I did not buy into the S system to go photograph landscapes or cities at 2pm in bright sunlight (I have a Nikon for that 🙂). So chasing good light outside also often means not having much light to start with.

When handholding the camera with an S120mm getting sharp images was a challenge. It means using at least 1/250s. It also means using higher iso with picture/DR degradation, a monopod was mandatory with the 120.

It gets even worst when you add the AF inconsistency of the S2:  light front or back focus depending on the lens + focussed distance making the use of f2,5 to f4 apertures a lottery game.

Closing down the aperture helped for critical focus but made the iso/DR issue more problematic.

The S007 is a game changer in those conditions. Iso and DR are great at 1600 and very good at 3200. AF was more accurate (but not perfect) but checking the sharpness of the picture taken is a lot more easier on its LCD screen.

On tripod I also find the S007 greatly superior to the S2: using the live view with a hoodman loupe is a guaranteed critical sharpness control. The S2 on tripod gives you no option to validate your focussed distance. It's okay with longer lens but is problematic with wide angle lenses when checking perfect sharpness of small/long distance details is not possible in the OVF nor later on the LCD.

I had both camera during a few weeks and found the S007 color more accurate but also less pleasing in some circumstances so I did a few shots with both and adapted the color profile of the S007 to taste in Lightroom, problem solved.

If you like to shoot street photography and landscape casually but also with full control when the scenery is worse it the S007 is a lot more than just a side upgrade of the S2.

 

 

Edited by SaW

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6 hours ago, SaW said:

I did upgrade from an S2 to an S007 3 years ago and didn't regret it.

For me the S2 was not matching the way I wanted to use it. It surely is a great system for studio work and I understand an S007 can be considered as a side upgrade in this context. But once outside of the controlled studio environment my S2 was mostly, well a frustrating experience:

I did not buy into the S system to go photograph landscapes or cities at 2pm in bright sunlight (I have a Nikon for that 🙂). So chasing good light outside also often means not having much light to start with.

When handholding the camera with an S120mm getting sharp images was a challenge. It means using at least 1/250s. It also means using higher iso with picture/DR degradation, a monopod was mandatory with the 120.

It gets even worst when you add the AF inconsistency of the S2:  light front or back focus depending on the lens + focussed distance making the use of f2,5 to f4 apertures a lottery game.

Closing down the aperture helped for critical focus but made the iso/DR issue more problematic.

The S007 is a game changer in those conditions. Iso and DR are great at 1600 and very good at 3200. AF was more accurate (but not perfect) but checking the sharpness of the picture taken is a lot more easier on its LCD screen.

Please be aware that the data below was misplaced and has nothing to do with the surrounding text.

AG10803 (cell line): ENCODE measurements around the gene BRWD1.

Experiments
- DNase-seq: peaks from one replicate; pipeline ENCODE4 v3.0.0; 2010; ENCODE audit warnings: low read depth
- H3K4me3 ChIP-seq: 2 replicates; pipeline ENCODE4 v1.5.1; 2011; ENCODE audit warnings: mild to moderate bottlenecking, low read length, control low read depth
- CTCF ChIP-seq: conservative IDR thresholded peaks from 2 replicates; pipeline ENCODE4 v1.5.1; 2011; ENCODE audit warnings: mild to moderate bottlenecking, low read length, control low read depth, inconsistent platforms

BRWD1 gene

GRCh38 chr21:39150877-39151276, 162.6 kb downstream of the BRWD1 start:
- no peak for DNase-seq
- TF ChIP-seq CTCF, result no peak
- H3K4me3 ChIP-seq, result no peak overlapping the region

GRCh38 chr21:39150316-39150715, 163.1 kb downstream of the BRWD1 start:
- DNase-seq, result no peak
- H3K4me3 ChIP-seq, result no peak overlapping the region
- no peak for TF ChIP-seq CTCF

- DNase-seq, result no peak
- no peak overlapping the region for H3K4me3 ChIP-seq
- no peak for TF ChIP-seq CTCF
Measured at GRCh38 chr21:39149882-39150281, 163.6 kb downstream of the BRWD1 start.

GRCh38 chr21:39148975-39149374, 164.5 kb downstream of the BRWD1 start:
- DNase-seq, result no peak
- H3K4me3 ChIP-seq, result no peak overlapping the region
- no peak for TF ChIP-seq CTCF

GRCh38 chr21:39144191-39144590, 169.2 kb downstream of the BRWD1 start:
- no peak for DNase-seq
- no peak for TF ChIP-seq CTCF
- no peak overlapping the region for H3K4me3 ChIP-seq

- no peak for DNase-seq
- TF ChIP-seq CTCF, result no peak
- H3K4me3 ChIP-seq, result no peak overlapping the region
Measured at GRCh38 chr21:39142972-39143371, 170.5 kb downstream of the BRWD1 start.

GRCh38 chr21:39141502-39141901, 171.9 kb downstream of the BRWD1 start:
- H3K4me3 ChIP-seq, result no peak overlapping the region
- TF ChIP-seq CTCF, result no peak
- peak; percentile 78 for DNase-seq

On tripod I also find the S007 greatly superior to the S2: using the live view with a hoodman loupe is a guaranteed critical sharpness control. The S2 on tripod gives you no option to validate your focussed distance. It's okay with longer lens but is problematic with wide angle lenses when checking perfect sharpness of small/long distance details is not possible in the OVF nor later on the LCD.

I had both camera during a few weeks and found the S007 color more accurate but also less pleasing in some circumstances so I did a few shots with both and adapted the color profile of the S007 to taste in Lightroom, problem solved.

If you like to shoot street photography and landscape casually but also with full control when the scenery is worse it the S007 is a lot more than just a side upgrade of the S2.

 

 

This is a great example why you have to evaluate the cameras based on your usage patterns. The issues you mention were not issues for me, and the advantages you see are not compelling enough for me, but what you say makes absolute sense.

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Posted (edited)
9 hours ago, Stuart Richardson said:

Unfortunately I recall reading about a business concept where a sharp loss tends to make people not want to sell, when in reality in certain cases it is better to cut your losses as soon as possible, as in all likelihood if you hang onto it, it will continue to lose more and more value. Better to sell at 4000 and get 4000 dollars than to not sell and get 0 dollars. 

This is of course true as the price of the S007 will not go up...it is not like bank stocks in 2008. However, the camera still takes great pictures, can be used to make money for someone who uses it professionally, and can eventually serve as a backup to the S3. At some point, I no longer care if it loses half its current value, because the current value is no longer that much, in absolute terms, as long as the utility is there. And anyway, I am not so disappointed about the loss of value of the S007, as this could be expected. I am disappointed, though (and that is a polite way of expressing my feelings) about the loss of value of the lenses, because of (a) the poorly handled AF motor fiasco, and (b) the whole system now looking like another dead end, given where the market for MFD, and Leica's own R&D focus, have moved in the meantime. The lenses are practically unsaleable now - my dealer doesn't even want to quote me a price on them and I couldn't sell my MINT condition Summicron-S on eBay for an entire month, at about 60% of new price. One of the options I am considering now: instead of buying the S3 at the expected elevated price, I might buy the upcoming SL2, plus the S-L adapter, to get more usage out of my S lenses. And keep the S007 for use with the CS lenses, for whenever I shoot with strobes outside.